What is the News?
In a study published in the journal Nature, researchers have claimed that Black Death originated in modern-day northern Kyrgyzstan around 1338-1339 – nearly 7-8 years before it ravaged large parts of the world.
If this study is correct, it would mean that the Black Death spread through trading routes and not, as some historians have argued, through warfare a century prior.
What is Black Death?
The term Black Death refers to the bubonic plague that spread across Western Asia, Northern Africa, Middle East and Europe in 1346-53.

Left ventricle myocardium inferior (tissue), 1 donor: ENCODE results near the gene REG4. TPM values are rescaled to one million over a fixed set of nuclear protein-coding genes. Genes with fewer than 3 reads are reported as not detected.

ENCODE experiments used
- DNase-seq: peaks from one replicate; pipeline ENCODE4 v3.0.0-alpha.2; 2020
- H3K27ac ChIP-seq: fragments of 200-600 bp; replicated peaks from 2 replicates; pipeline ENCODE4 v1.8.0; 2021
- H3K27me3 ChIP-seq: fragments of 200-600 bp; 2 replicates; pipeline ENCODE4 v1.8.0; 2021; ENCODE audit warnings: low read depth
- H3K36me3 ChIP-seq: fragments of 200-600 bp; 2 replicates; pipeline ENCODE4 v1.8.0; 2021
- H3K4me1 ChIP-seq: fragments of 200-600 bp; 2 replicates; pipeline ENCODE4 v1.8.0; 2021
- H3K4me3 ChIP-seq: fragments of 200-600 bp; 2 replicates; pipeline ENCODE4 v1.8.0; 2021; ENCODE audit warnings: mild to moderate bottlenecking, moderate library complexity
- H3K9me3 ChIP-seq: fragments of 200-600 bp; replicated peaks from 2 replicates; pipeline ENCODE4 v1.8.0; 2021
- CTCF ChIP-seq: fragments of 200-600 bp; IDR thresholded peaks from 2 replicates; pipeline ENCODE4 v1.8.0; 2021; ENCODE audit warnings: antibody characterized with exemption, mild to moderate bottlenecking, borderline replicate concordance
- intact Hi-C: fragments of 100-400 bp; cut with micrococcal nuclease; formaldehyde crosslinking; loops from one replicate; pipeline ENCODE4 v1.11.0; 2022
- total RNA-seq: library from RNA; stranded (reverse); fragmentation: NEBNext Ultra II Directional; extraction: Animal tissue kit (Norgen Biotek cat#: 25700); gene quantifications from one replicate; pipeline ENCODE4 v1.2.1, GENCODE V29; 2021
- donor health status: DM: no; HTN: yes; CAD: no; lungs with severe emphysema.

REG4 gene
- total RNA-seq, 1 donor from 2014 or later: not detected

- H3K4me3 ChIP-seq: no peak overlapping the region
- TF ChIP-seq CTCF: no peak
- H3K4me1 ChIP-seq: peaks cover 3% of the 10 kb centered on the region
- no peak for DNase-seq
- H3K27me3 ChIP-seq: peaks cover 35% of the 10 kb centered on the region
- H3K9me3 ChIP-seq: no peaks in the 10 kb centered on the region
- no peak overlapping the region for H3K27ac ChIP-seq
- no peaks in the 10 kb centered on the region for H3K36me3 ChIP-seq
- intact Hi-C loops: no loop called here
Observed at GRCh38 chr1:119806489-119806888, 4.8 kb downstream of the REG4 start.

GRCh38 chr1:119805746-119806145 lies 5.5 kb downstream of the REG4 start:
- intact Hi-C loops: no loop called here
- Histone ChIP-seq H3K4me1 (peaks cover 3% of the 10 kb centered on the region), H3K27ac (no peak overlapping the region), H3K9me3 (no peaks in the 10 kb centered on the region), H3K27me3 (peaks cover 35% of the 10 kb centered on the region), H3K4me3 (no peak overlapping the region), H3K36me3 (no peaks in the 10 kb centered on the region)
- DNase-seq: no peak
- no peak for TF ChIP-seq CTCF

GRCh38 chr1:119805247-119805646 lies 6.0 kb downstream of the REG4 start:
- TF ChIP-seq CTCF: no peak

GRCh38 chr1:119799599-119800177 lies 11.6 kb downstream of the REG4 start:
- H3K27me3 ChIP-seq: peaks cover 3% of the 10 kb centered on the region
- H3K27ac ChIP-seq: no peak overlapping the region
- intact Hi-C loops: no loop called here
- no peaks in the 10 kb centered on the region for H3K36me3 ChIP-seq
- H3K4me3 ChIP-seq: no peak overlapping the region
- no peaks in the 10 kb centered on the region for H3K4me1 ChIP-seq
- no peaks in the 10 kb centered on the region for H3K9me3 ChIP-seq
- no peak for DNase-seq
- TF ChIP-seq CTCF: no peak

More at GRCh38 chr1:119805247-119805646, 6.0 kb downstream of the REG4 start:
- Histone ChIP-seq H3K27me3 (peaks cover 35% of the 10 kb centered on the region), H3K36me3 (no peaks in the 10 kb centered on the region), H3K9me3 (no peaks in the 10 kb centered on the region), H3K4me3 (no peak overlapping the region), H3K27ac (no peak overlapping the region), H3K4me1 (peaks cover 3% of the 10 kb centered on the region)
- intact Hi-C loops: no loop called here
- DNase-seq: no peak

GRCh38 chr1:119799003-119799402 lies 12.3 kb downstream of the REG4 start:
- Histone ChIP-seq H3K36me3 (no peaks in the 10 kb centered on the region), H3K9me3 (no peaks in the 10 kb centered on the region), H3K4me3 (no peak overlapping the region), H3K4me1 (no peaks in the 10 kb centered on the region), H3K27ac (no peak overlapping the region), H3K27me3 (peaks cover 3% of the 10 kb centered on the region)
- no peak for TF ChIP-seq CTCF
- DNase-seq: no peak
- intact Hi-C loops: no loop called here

Caused by: Black Death was caused by the bacterium Yersinia pestis and was spread by fleas that were carried by rodent hosts.
Deaths due to Black Death disease: Norwegian historian Ole J Benedictow, who wrote extensively on the disease, estimated that around 60-65% of Europe’s population or 52 million people died due to the plague.
Why was this plague called the Black Death?
It is commonly believed that the term Black Death gets its name from the black marks that appeared on some of the plague victims’ bodies.
In the 14th century, the epidemic was referred to as the ‘great pestilence’ or ‘great death’, due to the demographic havoc that it caused.
The world black also carried a dark, gloomy emotional tone, due to the sheer amount of deaths generated by the plague.
Source: The post is based on the article “Explained: What was the Black Death, where did it originate?” published in Indian Express on 16th June 2022.